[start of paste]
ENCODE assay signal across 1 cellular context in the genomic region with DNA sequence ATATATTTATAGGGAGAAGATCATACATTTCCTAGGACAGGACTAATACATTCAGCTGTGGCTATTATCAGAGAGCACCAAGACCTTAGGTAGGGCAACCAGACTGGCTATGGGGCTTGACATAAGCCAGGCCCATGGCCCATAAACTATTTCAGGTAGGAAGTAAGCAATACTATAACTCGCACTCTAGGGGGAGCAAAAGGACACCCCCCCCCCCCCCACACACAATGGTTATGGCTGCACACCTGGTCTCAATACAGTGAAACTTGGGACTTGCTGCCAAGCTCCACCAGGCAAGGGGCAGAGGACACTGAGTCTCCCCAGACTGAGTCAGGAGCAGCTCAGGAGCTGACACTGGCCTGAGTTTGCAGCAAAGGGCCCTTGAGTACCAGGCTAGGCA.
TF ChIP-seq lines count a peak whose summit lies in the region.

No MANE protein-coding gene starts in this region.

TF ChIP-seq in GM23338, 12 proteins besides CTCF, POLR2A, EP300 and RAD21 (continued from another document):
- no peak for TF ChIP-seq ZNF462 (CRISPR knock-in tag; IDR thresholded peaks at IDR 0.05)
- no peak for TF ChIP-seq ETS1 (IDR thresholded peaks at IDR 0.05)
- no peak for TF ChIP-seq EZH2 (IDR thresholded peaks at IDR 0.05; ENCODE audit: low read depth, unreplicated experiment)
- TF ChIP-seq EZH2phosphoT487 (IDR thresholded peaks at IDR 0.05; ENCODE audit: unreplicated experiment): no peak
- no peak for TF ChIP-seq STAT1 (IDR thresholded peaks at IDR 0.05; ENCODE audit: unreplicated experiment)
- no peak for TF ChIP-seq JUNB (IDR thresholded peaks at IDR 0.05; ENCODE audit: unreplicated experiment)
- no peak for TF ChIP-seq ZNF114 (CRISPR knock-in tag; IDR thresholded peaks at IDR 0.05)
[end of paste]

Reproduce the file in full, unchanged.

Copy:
ENCODE assay signal across 1 cellular context in the genomic region with DNA sequence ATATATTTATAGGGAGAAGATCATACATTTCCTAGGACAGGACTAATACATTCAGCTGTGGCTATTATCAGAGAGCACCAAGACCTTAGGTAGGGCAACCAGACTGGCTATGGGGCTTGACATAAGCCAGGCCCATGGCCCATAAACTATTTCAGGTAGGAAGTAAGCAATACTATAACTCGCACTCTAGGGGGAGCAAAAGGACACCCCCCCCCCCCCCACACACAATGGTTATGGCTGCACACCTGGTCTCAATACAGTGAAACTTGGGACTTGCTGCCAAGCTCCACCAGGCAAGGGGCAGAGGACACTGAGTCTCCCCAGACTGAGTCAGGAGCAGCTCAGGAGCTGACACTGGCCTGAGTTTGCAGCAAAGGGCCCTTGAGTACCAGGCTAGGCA.
TF ChIP-seq lines count a peak whose summit lies in the region.

No MANE protein-coding gene starts in this region.

TF ChIP-seq in GM23338, 12 proteins besides CTCF, POLR2A, EP300 and RAD21 (continued from another document):
- no peak for TF ChIP-seq ZNF462 (CRISPR knock-in tag; IDR thresholded peaks at IDR 0.05)
- no peak for TF ChIP-seq ETS1 (IDR thresholded peaks at IDR 0.05)
- no peak for TF ChIP-seq EZH2 (IDR thresholded peaks at IDR 0.05; ENCODE audit: low read depth, unreplicated experiment)
- TF ChIP-seq EZH2phosphoT487 (IDR thresholded peaks at IDR 0.05; ENCODE audit: unreplicated experiment): no peak
- no peak for TF ChIP-seq STAT1 (IDR thresholded peaks at IDR 0.05; ENCODE audit: unreplicated experiment)
- no peak for TF ChIP-seq JUNB (IDR thresholded peaks at IDR 0.05; ENCODE audit: unreplicated experiment)
- no peak for TF ChIP-seq ZNF114 (CRISPR knock-in tag; IDR thresholded peaks at IDR 0.05)